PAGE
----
The state Court of Appeals says a county concealed gun board did not exceed its authority when it denied a permit based on a man’s juvenile crime record.
Jameel Stephens says the Wayne County Concealed Weapons Board should not have rejected his request for a concealed pistol permit, because he was found guilty as a juvenile of breaking and entering.
Stephens argued that juvenile proceedings are supposed to be shielded from that sort of decision-making. He says they are also not, officially, criminal convictions.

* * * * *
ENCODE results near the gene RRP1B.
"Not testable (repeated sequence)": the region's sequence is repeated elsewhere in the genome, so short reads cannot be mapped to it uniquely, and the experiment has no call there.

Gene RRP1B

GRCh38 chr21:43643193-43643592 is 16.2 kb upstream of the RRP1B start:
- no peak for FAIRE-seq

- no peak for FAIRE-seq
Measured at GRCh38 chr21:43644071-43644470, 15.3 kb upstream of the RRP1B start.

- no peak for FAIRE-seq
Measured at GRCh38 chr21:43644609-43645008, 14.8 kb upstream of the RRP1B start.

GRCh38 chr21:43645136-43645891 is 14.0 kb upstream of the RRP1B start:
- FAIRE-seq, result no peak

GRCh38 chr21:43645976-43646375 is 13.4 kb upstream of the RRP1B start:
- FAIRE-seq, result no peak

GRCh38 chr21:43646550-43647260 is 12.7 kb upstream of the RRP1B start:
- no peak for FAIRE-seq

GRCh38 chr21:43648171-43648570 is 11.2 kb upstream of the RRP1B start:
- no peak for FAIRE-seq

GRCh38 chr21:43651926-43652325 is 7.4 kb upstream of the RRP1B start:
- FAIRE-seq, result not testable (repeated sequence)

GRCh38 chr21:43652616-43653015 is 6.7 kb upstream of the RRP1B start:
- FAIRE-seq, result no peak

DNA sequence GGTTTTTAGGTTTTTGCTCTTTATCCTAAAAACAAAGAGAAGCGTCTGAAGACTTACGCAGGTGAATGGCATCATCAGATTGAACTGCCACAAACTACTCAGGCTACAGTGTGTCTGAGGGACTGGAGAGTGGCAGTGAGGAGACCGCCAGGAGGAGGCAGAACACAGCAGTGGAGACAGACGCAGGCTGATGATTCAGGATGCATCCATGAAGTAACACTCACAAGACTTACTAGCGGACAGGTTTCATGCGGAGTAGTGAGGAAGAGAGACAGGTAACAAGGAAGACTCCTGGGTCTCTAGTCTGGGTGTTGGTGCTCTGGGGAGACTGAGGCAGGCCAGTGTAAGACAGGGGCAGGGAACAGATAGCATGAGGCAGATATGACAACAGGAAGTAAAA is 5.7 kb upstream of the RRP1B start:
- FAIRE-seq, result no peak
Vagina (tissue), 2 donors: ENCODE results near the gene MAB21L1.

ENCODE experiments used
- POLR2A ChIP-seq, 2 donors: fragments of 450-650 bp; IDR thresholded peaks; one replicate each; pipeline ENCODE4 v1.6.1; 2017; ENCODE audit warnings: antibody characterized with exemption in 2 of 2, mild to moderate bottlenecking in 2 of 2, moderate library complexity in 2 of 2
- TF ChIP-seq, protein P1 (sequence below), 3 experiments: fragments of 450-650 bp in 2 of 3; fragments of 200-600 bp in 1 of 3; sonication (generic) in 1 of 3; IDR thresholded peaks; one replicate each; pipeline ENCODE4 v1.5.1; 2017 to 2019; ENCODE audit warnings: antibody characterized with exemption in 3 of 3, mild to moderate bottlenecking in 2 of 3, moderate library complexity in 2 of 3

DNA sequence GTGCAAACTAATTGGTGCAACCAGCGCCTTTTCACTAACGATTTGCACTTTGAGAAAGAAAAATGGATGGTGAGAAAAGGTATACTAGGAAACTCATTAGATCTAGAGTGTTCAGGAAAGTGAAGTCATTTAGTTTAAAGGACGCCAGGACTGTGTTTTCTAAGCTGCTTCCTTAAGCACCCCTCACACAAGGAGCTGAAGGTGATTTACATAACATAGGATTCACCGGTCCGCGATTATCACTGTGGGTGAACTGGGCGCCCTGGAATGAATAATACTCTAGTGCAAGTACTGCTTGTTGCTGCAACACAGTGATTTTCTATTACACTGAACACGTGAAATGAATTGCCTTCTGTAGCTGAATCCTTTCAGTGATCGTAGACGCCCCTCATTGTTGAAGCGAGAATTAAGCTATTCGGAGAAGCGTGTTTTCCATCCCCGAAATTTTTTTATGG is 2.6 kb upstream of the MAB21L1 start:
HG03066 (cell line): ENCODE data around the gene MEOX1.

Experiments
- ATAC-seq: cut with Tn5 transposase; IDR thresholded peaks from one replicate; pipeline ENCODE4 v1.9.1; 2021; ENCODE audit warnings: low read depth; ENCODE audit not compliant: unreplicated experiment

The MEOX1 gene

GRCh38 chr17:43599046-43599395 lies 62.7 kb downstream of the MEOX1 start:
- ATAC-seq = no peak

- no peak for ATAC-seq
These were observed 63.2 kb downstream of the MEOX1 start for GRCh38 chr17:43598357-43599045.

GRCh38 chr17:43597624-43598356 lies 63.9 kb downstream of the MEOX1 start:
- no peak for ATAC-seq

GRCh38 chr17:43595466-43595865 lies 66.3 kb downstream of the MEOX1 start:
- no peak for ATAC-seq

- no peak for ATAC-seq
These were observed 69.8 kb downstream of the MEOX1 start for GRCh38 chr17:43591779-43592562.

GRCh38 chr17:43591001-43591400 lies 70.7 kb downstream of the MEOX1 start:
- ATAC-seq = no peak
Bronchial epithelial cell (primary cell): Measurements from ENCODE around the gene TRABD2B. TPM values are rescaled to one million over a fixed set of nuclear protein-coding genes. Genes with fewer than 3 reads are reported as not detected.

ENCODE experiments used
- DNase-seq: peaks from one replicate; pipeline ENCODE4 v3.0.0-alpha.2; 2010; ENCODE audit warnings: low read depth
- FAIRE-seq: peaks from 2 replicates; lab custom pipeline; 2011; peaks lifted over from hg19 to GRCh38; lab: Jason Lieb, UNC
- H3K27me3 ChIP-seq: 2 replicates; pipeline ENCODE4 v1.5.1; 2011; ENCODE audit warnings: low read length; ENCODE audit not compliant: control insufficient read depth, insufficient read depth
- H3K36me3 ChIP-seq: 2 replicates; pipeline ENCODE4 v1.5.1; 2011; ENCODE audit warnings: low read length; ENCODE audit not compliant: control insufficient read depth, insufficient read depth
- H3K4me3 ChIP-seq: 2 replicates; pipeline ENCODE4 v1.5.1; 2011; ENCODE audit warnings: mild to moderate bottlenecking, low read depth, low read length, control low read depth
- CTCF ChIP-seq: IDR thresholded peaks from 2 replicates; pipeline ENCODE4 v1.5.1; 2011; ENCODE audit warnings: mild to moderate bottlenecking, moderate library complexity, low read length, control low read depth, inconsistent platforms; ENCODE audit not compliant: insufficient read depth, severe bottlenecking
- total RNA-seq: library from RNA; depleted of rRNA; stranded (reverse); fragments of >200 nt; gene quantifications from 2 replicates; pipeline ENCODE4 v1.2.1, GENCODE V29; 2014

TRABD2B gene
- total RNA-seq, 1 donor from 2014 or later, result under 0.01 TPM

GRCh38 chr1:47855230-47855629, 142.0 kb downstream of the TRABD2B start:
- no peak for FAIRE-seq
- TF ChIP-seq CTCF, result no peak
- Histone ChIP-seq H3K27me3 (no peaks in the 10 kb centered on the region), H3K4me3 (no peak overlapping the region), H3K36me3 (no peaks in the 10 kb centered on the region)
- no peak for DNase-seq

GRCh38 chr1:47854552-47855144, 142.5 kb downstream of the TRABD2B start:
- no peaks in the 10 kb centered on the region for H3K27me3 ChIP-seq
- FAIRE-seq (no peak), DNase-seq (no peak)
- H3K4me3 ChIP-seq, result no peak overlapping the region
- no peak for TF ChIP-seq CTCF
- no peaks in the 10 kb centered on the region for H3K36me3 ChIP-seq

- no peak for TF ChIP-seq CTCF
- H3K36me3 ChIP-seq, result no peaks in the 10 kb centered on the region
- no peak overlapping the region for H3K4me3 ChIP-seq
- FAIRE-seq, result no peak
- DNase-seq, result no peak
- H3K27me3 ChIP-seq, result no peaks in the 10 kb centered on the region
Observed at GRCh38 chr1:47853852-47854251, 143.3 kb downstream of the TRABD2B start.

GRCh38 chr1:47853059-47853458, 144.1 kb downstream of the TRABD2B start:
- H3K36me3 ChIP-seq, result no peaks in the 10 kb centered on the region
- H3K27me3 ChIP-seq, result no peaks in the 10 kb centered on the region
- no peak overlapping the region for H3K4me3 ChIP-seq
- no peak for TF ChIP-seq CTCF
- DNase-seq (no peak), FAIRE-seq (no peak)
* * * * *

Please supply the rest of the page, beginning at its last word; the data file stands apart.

Michigan is what’s called a “shall-issue” concealed gun state. That means gun boards must approve permit requests unless there is a clear reason to deny a person.
The Court of Appeals says state law clearly allows gun boards to deny concealed pistol permits to people found guilty of a juvenile offense – if that offense is a felony when an adult is charged. That would include breaking and entering.